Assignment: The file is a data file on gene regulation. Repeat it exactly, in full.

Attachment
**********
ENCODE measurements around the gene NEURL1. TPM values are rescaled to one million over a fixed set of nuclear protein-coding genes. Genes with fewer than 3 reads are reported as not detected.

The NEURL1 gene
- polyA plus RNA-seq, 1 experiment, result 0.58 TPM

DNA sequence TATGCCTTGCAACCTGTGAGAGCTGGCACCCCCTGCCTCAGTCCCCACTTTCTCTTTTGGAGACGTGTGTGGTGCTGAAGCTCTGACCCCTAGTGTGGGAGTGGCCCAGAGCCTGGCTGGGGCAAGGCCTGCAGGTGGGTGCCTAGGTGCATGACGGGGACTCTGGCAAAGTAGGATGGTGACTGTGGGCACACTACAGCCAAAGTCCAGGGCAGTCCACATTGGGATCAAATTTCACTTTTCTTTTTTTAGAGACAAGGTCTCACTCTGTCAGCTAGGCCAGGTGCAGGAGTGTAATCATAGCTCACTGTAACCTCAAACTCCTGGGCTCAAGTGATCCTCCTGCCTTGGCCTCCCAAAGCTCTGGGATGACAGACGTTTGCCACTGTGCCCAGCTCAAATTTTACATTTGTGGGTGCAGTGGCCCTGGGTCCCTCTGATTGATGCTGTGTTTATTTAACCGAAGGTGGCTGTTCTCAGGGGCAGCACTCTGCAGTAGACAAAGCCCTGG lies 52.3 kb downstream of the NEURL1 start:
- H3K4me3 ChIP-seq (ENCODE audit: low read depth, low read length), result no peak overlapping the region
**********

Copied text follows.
ENCODE measurements around the gene NEURL1. TPM values are rescaled to one million over a fixed set of nuclear protein-coding genes. Genes with fewer than 3 reads are reported as not detected.

The NEURL1 gene
- polyA plus RNA-seq, 1 experiment, result 0.58 TPM

DNA sequence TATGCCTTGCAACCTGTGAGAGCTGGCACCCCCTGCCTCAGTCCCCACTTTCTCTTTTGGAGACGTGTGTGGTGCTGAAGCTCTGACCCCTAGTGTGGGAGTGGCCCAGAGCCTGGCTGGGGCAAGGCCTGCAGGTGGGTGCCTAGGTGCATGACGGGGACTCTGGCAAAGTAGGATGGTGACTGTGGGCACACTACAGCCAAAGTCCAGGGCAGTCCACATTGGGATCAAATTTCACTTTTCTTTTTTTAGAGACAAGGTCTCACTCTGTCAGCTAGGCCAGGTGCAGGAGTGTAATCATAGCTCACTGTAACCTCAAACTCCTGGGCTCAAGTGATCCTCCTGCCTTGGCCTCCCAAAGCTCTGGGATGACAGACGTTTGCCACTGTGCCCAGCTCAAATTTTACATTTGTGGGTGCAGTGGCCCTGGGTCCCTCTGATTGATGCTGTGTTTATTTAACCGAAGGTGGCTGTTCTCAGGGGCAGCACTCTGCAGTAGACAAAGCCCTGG lies 52.3 kb downstream of the NEURL1 start:
- H3K4me3 ChIP-seq (ENCODE audit: low read depth, low read length), result no peak overlapping the region